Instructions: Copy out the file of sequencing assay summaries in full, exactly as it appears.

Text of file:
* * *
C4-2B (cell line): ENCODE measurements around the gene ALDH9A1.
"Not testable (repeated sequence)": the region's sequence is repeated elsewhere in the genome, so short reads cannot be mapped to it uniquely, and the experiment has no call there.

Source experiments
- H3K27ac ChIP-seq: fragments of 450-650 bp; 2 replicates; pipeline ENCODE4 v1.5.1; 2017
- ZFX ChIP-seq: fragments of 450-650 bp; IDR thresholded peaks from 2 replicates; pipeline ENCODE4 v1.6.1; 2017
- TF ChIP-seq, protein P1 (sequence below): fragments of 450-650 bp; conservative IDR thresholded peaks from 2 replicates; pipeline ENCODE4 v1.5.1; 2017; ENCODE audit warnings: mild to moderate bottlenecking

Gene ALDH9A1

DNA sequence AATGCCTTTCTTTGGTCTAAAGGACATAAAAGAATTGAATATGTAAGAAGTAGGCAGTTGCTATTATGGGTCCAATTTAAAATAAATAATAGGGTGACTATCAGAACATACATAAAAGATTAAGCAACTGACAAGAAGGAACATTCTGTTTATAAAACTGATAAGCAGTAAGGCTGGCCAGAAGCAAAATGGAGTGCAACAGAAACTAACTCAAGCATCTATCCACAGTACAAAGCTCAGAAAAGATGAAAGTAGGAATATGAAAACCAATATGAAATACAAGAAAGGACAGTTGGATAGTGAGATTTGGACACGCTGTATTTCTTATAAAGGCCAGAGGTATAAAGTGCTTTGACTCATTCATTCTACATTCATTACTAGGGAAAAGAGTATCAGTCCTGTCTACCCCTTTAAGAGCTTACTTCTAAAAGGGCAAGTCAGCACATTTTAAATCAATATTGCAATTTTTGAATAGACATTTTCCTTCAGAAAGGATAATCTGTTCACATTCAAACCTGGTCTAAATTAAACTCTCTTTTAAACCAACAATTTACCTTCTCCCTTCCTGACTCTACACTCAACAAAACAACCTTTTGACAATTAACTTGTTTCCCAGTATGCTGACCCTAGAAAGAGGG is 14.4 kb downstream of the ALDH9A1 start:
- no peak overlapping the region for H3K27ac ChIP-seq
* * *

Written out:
C4-2B (cell line): ENCODE measurements around the gene ALDH9A1.
"Not testable (repeated sequence)": the region's sequence is repeated elsewhere in the genome, so short reads cannot be mapped to it uniquely, and the experiment has no call there.

Source experiments
- H3K27ac ChIP-seq: fragments of 450-650 bp; 2 replicates; pipeline ENCODE4 v1.5.1; 2017
- ZFX ChIP-seq: fragments of 450-650 bp; IDR thresholded peaks from 2 replicates; pipeline ENCODE4 v1.6.1; 2017
- TF ChIP-seq, protein P1 (sequence below): fragments of 450-650 bp; conservative IDR thresholded peaks from 2 replicates; pipeline ENCODE4 v1.5.1; 2017; ENCODE audit warnings: mild to moderate bottlenecking

Gene ALDH9A1

DNA sequence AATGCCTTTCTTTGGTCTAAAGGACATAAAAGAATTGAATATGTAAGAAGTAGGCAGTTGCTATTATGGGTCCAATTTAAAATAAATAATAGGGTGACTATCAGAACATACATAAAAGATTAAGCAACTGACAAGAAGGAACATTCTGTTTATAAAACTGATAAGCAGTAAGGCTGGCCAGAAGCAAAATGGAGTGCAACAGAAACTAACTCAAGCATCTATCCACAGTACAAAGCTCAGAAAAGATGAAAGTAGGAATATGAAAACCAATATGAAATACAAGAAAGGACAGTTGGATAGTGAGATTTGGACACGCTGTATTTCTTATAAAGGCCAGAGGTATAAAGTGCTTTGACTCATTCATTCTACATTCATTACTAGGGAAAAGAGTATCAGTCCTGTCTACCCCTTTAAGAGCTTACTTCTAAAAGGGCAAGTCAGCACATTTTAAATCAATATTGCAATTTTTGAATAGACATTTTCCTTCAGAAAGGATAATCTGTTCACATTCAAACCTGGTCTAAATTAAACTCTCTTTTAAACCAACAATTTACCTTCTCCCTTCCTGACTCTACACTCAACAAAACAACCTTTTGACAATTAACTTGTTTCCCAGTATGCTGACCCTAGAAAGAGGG is 14.4 kb downstream of the ALDH9A1 start:
- no peak overlapping the region for H3K27ac ChIP-seq